[e2e] Question about fast path / slow path and IPv6
cannara at attglobal.net
Sun Aug 31 14:56:55 PDT 2003
Sam, look at the Intel IXP2400/2800, the Vitesse IQ2200, the various IBM,
Motorola network processors, and even things like Astute Networks' processor.
Yes, many silicon startups failed, because, as with .coms, there were too
many, but some have completed excellent products and some successful vendors
(Intel, IBM, Motorola...) aren't even startups at all!
These run in Cisco & other gear now, and have been handling a full 4Gb/s of
Enet pkts per chip, doing IPv4 lookups, etc. for a couple of years now. The
10Gb/s NPUs are delayed, due to market, but still being done. In any case,
unlike our workstations, they dedicate upwards of 4 individual, independent
processors to handling incoming pkts from several different physical
interfaces. Some applications in security actually do so much pkt processing,
they chain several NPUs in series -- Intruvert uses 4, iPolicy has up to 13,
etc. Your SGI won't match that.
In fact, everyone writing about networking and protocols these days should
study what NPUs exist and what their architects have designed into them --
some were designed in university research, some as a result of corporate
research, or a combination, but all with regard to how best to handle the
things routers & switches have to do all day.
Now, they all have a system coprocessor for all the configuration and
management (IOS, SNMP...), something like a MIPS running VxWorks, etc. If the
firmware designer has decided that anything goes on slow path, it goes onto an
NPU queue that the coprocessor sees. How fast the coprocessor deals with
theis queue and requeues its results depends entirely on that part of the
system and its software, which is typically compiled from C/C++ and running at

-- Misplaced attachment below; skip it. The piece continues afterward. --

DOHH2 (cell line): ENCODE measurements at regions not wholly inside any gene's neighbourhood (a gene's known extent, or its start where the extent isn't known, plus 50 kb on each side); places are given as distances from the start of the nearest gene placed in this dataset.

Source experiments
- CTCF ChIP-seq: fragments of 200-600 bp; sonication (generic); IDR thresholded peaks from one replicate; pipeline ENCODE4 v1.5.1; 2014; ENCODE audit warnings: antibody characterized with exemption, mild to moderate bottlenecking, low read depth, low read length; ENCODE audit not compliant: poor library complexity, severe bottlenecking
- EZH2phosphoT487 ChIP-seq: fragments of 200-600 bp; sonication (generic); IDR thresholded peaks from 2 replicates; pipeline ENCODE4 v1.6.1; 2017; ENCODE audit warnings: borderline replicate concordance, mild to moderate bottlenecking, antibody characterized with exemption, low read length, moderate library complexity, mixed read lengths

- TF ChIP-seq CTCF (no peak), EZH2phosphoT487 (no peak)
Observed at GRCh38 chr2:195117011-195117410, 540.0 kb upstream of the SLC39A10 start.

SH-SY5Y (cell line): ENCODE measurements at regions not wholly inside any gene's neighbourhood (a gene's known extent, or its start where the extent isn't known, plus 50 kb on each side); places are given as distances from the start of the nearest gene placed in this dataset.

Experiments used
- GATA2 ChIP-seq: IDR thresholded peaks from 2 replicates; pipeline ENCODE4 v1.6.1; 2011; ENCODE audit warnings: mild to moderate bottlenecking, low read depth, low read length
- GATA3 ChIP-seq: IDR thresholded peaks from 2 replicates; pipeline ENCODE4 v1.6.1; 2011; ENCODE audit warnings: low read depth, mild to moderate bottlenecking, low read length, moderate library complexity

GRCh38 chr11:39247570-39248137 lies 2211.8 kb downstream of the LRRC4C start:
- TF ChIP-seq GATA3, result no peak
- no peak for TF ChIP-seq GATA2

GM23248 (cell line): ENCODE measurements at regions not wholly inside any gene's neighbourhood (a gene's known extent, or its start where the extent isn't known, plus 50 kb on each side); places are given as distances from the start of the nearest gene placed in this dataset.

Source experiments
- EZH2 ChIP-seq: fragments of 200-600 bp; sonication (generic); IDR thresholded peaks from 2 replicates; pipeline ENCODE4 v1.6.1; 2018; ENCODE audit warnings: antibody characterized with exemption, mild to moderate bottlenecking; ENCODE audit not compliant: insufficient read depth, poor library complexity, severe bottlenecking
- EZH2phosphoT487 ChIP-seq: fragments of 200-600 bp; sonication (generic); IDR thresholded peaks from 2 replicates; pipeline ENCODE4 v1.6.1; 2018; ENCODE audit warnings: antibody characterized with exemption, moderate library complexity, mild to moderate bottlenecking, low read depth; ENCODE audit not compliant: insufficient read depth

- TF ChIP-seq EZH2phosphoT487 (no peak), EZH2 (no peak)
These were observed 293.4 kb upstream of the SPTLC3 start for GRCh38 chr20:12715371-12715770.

a lower clock rate than the NPUs. If you want an SGI as a slow path machine,
great. If you don't need SNMP requests handled at OC768 line speed, then
maybe not, but in any case, the slow path will be slower than what is provided
by the true multiprocessor NPU associated with it in the system.
In any case, and this is important, there are no standards to determine what
pkts go onto queues serviced by the "slow path". This is unfortunate, in the
same sense that there's no source & version control in the Internet in
general, but most of the folks writing the code are well outside the Internet
fold anyway. The saving grace may be that vendors do license their
nonproprietary portions of system code from respectable network-software
vendors, like Level7, etc.
Sam Manthorpe wrote:
> Is there really any significant difference between slow and fast
> paths these days? Do people still implement 'fast' path and is it
> still considered worthwile to do so? i.e. my desktop's slow path
> will take on your fast path:-) Seems to me that the silicon start-up
> companies tried to take refuge in TCP a few years ago and that
> just didn't pan out.
> > > > Is IP fast path / slow path processing (for packets carrying
> > > > IP options) similar for IPv4 and IPv6 in most current routers?
> I don't know about router companies, but if you are routing
> through any IPv6 version of IRIX on an SGI machine the
> overhead is identical for v4 or v6, and if you have
> one of the more expensive varieties the machine
> will be able to achieve throughputs in the order of
> 10GB/s linespeed, using the obligatory slow path.
> -- Sam
> > >
> > > The answer depends *entirely* on which hardware one is talking about. > >
> > > Some products can handle IP packets (with or without options)
> > > at wire speed (usually because this is done in hardware).
> > >
> > > Other products cannot do so -- in which case only packets without
> > > options are "fast path" and packets with options are "slow path".
> > > This last case includes all (or nearly all) routers that use
> > > CPU-based packet forwarding.
> > >
> > > "Most" could mean the the largest-volume deployments of a single
> > > router model, in which case ask your nearest vendor C salesperson
> > > what they do. I'm assuming "most" means "most vendors" in the
> > > quoted text above.
> > >
> > > Ran
> > > rja at extremenetworks.com
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